# 1988 USAMO Problems/Problem 5

## Problem

Let $p(x)$ be the polynomial $(1-x)^a(1-x^2)^b(1-x^3)^c\cdots(1-x^{32})^k$, where $a, b, \cdots, k$ are integers. When expanded in powers of $x$, the coefficient of $x^1$ is $-2$ and the coefficients of $x^2$, $x^3$, ..., $x^{32}$ are all zero. Find $k$.

## Solution

First, note that if we reverse the order of the coefficients of each factor, then we will obtain a polynomial whose coefficients are exactly the coefficients of $p(x)$ in reverse order. Therefore, if $$p(x)=(1-x)^{a_1}(1-x^2)^{a_2}(1-x^3)^{a_3}\cdots(1-x^{32})^{a_{32}},$$ we define the polynomial $q(x)$ to be $$q(x)=(x-1)^{a_1}(x^2-1)^{a_2}(x^3-1)^{a_3}\cdots(x^{32}-1)^{a_{32}},$$ noting that if the polynomial has degree $n$, then the coefficient of $x^{n-1}$ is $-2$, while the coefficients of $x^{n-k}$ for $k=2,3,\dots, 32$ are all $0$.

Let $P_n$ be the sum of the $n$th powers of the roots of $q(x)$. In particular, by Vieta's formulas, we know that $P_1=2$. Also, by Newton's Sums, as the coefficients of $x^{n-k}$ for $k=2,3,\dots,32$ are all $0$, we find that \begin{align*} P_2-2P_1&=0\\ P_3-2P_2&=0\\ P_4-2P_3&=0\\ &\vdots\\ P_{32}-2P_{31}&=0. \end{align*} Thus $P_n=2^n$ for $n=1,2,\dots, 32$. Now we compute $P_{32}$. Note that the roots of $(x^n-1)^{a_n}$ are all $n$th roots of unity. If $\omega=e^{2\pi i/n}$, then the sum of $32$nd powers of these roots will be $$a_n(1+\omega^{32}+\omega^{32\cdot 2}+\cdots+\omega^{32\cdot(n-1)}).$$ If $\omega^{32}\ne 1$, then we can multiply by $(\omega^{32}-1)/(\omega^{32}-1)$ to obtain $$\frac{a_n(1-\omega^{32n})}{1-\omega^{32}}.$$ But as $\omega^n=1$, this is just $0$. Therefore the sum of the $32$nd powers of the roots of $q(x)$ is the same as the sum of the $32$nd powers of the roots of $$(x-1)^{a_1}(x^2-1)^{a_2}(x^4-1)^{a_4}(x^{8}-1)^{a_4}(x^{16}-1)^{a_{16}}(x^{32}-1)^{a_{32}}.$$ The $32$nd power of each of these roots is just $1$, hence the sum of the $32$nd powers of the roots is $$P_{32}=2^{32}=a_1+2a_2+4a_4+8a_8+16a_{16}+32a_{32}.\tag{1}$$ On the other hand, we can use the same logic to show that $$P_{16}=2^{16}=a_1+2a_2+4a_4+8a_8+16a_{16}.\tag{2}$$ Subtracting (2) from (1) and dividing by 32, we find $$a_{32}=\frac{2^{32}-2^{16}}{2^5}.$$ Therefore, $a_{32}=2^{27}-2^{11}$.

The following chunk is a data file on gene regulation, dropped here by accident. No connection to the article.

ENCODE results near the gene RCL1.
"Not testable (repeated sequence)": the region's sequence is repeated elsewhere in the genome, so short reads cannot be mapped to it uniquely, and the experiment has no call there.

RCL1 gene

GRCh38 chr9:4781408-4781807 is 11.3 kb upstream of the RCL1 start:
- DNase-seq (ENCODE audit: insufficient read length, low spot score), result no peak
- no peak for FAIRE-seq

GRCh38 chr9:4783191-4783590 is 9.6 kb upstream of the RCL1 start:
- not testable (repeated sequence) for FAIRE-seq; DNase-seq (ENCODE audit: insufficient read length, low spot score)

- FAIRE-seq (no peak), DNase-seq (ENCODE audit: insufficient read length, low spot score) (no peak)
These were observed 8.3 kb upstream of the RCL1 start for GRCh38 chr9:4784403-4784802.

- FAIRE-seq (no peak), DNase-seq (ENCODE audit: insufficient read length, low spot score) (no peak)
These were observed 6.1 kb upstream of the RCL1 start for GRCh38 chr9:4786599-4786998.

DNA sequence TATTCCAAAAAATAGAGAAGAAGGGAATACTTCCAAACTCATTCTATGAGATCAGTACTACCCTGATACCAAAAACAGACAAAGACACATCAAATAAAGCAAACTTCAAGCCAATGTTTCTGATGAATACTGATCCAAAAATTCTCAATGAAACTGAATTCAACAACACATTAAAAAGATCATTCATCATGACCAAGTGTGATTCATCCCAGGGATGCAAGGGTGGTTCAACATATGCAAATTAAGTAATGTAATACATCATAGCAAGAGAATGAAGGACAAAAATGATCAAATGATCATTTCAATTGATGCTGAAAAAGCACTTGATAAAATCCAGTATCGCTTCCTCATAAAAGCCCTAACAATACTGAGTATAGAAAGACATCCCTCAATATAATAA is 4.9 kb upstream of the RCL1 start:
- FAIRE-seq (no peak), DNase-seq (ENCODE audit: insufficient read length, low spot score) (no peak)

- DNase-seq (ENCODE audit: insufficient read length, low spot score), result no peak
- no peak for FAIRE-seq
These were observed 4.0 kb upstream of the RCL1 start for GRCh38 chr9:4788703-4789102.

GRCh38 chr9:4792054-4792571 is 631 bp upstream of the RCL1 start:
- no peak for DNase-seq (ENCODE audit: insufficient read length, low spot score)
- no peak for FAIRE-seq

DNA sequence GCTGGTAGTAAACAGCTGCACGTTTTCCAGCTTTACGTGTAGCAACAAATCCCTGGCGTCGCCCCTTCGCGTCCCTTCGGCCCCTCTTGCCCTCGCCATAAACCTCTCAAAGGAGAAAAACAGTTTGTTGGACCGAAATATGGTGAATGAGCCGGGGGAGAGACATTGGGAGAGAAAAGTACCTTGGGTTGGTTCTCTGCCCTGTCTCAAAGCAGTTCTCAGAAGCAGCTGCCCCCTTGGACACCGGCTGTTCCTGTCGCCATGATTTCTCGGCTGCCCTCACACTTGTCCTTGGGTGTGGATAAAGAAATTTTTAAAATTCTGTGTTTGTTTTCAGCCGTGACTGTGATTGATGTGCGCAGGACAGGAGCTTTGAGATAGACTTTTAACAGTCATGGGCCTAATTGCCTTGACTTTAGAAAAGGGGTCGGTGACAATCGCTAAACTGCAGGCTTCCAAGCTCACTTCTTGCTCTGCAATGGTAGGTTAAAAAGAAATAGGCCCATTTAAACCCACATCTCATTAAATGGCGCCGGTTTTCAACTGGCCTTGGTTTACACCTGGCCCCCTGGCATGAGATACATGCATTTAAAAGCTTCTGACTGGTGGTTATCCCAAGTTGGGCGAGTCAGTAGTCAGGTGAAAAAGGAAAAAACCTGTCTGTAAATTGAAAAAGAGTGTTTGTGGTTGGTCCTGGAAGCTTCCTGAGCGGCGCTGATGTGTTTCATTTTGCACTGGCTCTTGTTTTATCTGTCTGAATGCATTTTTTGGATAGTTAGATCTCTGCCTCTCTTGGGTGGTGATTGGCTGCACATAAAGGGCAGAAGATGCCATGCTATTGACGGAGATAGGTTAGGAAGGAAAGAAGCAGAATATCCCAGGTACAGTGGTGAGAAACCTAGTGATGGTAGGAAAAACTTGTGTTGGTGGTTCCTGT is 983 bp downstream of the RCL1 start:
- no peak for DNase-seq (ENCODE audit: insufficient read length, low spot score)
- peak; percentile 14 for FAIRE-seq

The problems on this page are copyrighted by the Mathematical Association of America's American Mathematics Competitions.